Toyota Highlander Plug-In Hybrid Not Coming (For Now)

Kyle Patrick
by Kyle Patrick

If you like the looks of the new 2020 Toyota Highlander hybrid—and read our review—but are hoping for a plug-in version, we’ve got good and bad news.

At the 2020 Toyota Highlander launch earlier this month, we had the opportunity to interview the development team, including deputy chief engineer Yoshinori Futonagane. With the recent reveal of the 2021 RAV4 Plug-in Hybrid, we had to ask about the possibility of a similar drivetrain finding its way into the bigger, more luxurious three-row model.

First, the bad news. Our question quickly resulted in head-shaking and plenty of nos from the accompanying PR. The message was clear. “As you can see we’re under tight wraps right now,” Futonagane-san explained via translator as we all laughed, “but right now we’re not considering it.”

SEE ALSO: 2020 Toyota Highlander First Drive Review

Futonagane explained further that it’s a matter of market placement. While the RAV4 and Highlander both feature similar hybrid drivetrains, they target unique pockets of the client base. The RAV4’s hybrid is the performer of the lineup, boasting more power and better fuel economy than the regular 2.5-liter model. Meanwhile the Highlander’s battery-augmented model is down roughly 50 hp over the standard V6. For the three-row crossover, the name of the hybrid game is fuel efficiency and less stops between the longer trips its owners are more likely to be making.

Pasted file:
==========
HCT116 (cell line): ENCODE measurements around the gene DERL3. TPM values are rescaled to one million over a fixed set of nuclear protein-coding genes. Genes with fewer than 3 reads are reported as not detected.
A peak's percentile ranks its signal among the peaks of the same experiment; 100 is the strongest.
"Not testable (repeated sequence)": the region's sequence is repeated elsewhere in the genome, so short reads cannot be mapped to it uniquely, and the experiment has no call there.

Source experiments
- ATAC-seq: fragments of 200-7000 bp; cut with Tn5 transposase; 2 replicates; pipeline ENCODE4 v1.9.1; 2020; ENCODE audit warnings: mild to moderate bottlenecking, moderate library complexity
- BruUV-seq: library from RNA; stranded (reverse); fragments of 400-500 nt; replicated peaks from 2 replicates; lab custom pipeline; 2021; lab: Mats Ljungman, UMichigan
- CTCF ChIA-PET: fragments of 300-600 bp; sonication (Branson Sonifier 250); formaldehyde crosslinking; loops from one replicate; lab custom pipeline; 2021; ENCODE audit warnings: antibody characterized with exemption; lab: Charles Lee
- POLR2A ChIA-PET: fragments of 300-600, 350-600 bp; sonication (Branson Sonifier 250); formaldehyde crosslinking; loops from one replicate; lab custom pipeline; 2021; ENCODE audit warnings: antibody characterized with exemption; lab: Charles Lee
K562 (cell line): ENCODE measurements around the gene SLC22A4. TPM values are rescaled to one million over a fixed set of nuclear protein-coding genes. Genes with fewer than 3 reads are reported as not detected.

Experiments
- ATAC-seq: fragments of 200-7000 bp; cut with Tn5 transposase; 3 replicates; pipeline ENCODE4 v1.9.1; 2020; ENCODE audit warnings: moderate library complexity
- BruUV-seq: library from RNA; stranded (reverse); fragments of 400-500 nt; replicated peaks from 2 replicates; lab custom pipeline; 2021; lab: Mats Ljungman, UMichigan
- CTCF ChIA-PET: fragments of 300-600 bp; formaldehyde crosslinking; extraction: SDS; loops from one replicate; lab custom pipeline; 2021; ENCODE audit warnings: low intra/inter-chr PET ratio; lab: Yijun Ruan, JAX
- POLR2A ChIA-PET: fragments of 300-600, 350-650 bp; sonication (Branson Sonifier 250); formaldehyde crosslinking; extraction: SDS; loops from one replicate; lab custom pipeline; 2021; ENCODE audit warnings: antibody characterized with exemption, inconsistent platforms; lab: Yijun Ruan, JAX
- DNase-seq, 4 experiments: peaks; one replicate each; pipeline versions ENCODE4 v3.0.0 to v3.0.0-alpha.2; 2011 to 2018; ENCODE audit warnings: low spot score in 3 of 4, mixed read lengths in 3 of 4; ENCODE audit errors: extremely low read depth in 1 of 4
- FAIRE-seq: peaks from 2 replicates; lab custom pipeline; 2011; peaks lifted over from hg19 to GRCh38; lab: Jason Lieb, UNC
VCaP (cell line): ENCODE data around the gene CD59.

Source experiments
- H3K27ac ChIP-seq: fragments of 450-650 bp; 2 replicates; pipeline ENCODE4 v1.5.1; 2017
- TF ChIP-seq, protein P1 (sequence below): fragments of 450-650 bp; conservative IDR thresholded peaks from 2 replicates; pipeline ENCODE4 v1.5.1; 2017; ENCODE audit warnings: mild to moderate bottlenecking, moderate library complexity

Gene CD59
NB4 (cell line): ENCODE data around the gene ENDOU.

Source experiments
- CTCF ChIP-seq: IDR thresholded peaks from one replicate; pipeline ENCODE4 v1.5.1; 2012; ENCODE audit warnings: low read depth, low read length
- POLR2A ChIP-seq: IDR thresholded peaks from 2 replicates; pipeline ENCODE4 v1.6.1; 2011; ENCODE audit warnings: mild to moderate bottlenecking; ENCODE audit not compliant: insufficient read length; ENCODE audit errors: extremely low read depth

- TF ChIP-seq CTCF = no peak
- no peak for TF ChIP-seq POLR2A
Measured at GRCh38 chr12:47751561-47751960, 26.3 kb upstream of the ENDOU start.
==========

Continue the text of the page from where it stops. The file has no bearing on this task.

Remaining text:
Good news: Toyota will be keeping an eye and ear on the market, according to Futonagane-san, to see if customers consider a Highlander PHEV version a worthy investment. If that sounds up your alley, let your local dealership know, which is where you’ll currently find gas-powered versions of the 2020 Highlander. Regular self-charging hybrid models are set to arrive at dealerships February 2020.

Kyle Patrick
Kyle Patrick

Kyle began his automotive obsession before he even started school, courtesy of a remote control Porsche and various LEGO sets. He later studied advertising and graphic design at Humber College, which led him to writing about cars (both real and digital). He is now a proud member of the Automobile Journalists Association of Canada (AJAC), where he was the Journalist of the Year runner-up for 2021.

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